Monty Python’s Eric Idle Says George Harrison Was His Spiritual ‘Guru’

George Harrison made a lasting impression on virtually everyone he came in contact with. For being the “quiet” Beatle, he sure did have many friends from all walks of life. George was friends with race car drivers, musicians, artists, filmmakers, actors, pop stars, and especially comedians. He loved to laugh. One of his closest friends was Monty Python’s Eric Idle. While the friends were pals who partied and hung out together often, they were also much more than that. George passed along his spirituality to Idle and taught him something precious. In a way, Idle says the ex-Beatle became his guru.

George Harrison posing in Amsterdam in 1988 and Eric Idle posing at the Simply Shakespeare Benefit in 2015.
(L-R) George Harrison and Eric Idle | Rob Verhorst/Angela Weiss/Getty Images

George Harrison taught Eric Idle that fame is not real

In an interview with The Off Camera Show, Idle talked about being friends with George. He said George had a profound effect on him. That’s why Idle dedicated an entire chapter about George in his book, Always Look on the Bright Side of Life: A Sortabiography.

Idle said he enjoyed writing about his experiences with all of his great friends because it humanized them. George always rejected fame. The interviewer pointed out that it was a little ironic that Idle writes about how he learned kindness, humanity, “how to take the simple things more seriously,” and how to not put so much “stock” into fame from a Beatle, one of the most famous people on Earth.

Idle said that George knew about all this because The Beatles had been the most famous in the world. Idle knew his friend very well. He saw that George was disenchanted with fame and everything that came with it. But warning Idle about the dangers of fame wasn’t all that George taught his friend.

RELATED: George Harrison Felt Closer to God Through Nature Claims His Wife Olivia

George taught Idle to live in the here and now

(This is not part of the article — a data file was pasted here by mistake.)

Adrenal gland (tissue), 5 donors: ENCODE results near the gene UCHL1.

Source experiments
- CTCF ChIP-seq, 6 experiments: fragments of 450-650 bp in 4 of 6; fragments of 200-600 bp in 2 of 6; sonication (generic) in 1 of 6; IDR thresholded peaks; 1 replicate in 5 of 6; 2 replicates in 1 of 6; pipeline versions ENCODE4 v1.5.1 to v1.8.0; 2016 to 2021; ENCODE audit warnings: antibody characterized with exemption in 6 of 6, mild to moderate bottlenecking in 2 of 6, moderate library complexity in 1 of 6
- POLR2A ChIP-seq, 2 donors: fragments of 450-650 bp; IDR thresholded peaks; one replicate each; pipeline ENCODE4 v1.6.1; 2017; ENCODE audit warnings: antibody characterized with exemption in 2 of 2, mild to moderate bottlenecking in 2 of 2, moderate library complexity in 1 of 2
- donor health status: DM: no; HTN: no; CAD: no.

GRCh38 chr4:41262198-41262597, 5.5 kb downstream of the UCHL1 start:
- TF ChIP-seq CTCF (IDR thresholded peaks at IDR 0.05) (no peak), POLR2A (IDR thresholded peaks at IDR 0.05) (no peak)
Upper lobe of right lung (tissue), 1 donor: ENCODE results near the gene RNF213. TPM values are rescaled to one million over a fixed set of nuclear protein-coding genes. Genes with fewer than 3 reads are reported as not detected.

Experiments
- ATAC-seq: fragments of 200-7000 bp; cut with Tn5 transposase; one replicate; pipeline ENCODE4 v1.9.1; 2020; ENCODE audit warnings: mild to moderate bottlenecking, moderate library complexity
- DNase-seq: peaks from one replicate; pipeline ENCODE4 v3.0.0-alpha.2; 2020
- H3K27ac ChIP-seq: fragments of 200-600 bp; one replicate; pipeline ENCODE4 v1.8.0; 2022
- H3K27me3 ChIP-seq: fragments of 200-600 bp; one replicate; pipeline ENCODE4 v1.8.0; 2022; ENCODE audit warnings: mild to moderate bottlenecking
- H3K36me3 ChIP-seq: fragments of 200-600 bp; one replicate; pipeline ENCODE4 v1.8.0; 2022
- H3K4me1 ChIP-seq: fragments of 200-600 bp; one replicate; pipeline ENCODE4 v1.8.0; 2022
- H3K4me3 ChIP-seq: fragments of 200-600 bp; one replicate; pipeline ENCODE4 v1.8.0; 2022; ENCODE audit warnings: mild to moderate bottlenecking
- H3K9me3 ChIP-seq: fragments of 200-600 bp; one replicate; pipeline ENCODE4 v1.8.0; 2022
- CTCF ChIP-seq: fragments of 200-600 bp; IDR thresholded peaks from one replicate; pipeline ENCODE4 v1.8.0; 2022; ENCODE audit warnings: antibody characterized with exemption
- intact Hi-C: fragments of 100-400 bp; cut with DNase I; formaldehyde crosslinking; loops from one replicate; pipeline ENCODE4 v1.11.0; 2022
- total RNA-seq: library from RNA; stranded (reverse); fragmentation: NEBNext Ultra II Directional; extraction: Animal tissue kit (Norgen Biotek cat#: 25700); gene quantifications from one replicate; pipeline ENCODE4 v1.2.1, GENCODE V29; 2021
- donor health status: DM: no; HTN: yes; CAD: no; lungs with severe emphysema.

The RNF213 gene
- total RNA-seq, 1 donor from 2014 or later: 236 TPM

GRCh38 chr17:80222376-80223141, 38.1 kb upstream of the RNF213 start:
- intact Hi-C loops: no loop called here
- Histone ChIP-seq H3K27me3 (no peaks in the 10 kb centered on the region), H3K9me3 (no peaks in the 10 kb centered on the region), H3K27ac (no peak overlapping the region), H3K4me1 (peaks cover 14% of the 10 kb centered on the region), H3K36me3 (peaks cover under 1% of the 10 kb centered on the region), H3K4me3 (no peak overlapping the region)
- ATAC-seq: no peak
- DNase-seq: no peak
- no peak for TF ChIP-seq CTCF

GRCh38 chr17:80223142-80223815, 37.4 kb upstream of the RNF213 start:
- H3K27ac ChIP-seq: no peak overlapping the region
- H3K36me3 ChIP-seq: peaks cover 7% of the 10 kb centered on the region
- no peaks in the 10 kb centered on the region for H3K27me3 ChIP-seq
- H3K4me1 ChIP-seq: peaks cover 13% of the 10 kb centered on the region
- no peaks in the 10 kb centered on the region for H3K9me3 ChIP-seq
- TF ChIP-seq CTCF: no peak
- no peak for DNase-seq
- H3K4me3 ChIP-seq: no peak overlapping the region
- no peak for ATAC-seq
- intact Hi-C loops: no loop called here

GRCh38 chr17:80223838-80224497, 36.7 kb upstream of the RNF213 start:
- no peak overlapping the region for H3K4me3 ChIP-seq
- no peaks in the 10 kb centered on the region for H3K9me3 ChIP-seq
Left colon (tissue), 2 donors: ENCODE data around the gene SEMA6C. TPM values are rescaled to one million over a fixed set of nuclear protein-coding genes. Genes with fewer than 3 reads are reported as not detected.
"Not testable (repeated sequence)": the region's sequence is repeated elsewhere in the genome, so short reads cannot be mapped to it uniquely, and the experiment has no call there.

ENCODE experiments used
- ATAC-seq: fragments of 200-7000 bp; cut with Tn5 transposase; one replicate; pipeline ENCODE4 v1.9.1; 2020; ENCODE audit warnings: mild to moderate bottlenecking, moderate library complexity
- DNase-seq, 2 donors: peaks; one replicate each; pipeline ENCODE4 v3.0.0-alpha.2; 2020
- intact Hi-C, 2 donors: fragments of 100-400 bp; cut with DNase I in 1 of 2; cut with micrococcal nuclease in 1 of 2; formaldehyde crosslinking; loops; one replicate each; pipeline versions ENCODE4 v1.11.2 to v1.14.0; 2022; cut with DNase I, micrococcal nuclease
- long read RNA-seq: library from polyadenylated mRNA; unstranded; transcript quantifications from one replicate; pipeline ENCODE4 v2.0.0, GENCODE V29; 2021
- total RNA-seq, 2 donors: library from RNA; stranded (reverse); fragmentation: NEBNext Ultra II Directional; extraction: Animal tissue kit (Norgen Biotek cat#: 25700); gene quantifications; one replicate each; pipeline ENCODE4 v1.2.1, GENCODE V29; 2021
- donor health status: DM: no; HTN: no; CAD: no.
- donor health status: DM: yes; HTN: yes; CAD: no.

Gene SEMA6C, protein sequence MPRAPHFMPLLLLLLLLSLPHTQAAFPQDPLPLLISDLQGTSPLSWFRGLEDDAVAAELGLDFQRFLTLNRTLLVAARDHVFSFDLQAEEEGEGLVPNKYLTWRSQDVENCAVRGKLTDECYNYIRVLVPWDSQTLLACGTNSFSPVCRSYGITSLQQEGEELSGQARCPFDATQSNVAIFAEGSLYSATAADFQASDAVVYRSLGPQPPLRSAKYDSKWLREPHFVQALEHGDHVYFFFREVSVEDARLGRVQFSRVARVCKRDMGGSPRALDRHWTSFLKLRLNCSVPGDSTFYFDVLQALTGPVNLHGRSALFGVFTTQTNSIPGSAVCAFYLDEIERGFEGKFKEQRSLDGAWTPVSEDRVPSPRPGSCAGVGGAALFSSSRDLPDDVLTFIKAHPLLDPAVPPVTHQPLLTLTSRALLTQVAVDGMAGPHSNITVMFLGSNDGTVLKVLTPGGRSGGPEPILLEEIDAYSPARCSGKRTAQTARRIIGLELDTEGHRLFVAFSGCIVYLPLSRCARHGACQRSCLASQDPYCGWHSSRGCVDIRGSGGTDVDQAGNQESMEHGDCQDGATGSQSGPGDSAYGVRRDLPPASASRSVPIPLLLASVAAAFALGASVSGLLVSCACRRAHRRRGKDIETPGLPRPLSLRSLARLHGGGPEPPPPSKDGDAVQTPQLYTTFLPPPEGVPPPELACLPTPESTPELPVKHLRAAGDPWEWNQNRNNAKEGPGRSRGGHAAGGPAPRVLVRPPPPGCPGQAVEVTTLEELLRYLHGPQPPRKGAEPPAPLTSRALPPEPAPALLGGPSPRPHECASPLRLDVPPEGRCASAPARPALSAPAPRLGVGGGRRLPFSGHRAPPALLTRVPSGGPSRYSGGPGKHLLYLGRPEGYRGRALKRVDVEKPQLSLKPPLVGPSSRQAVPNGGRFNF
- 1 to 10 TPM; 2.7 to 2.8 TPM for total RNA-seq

One of the biggest reasons why George didn’t care about fame was because he knew death could come at any moment. He’d rather live in the here and now, and that’s what he told Idle. “He said, ‘Well you know we’re still going to die,” Idle explained, “‘fame you know doesn’t give you anything, you’re going to die.'”

George’s outlook wasn’t completely cynical. It was more spiritual. Since he started learning spirituality through Hinduism, George had begun to prepare himself for death so he’d be able to leave his body the way he wanted. “He’d been preparing, from about the time I met him, he just you know to die. And I was with him at the end, so he was quite calm about dying. That was remarkable,” Idle said.

Idle continued to say that George’s whole influence was remarkable. “I was fortunate that he was kind of a guru to me. I mean, he was a pal, we got drunk, we did all sorts of wicked, naughty things, and had a ball. But he was always saying, ‘Well, don’t forget you’re gonna die.’ I think these sort of good people encourage people to remember your here now. You might get hit by a bus on the way out, so just make sure that you’re living exactly to the fullest as you can, every single moment.

“I think that’s very useful help, especially when you’re in the confusion of showbusiness where people think you’re something that you’re not and admire you for things you probably aren’t responsible for. I think comedy helps that too. It breaks down that sense of self-importance and taking yourself seriously. He was a remarkable influence on me.”

RELATED: George Harrison Hated his Time in The Beatles Before the Rest of the Band

George prepared for death most of his life

George’s first brush with death happened when John Lennon’s mother tragically died in 1958. It shook him to his core. But when he started to get into spirituality, George realized that if you prepared for death, there was nothing to be afraid of, and you could leave your body the way you wanted.

“George put so much emphasis and importance on the moment of death, of leaving your body,” George’s wife, Olivia, explained in Martin Scorsese’s George Harrison: Living in the Material World. “That was very–that’s really what he was practicing for. It’s like the Dalai Lama said something that really made him smile. He said, ‘And what do you do in the morning?’ He said, ‘I do my practice, I do my mantras, I do my spiritual practice.’ ‘And how do you know it will work?'” George didn’t know. “I’ll find out when I die,” he told Olivia.

“And it was so great, but it’s like, that was it. I’m practicing this so that when I die, I will know how to leave my body, and I’ll be familiar, and I won’t be frightened,” Olivia said.

George was upset that John didn’t leave his body peacefully after being murdered in 1980. The only thing that comforted him was knowing that John knew about these things, and with help from George, so does Idle.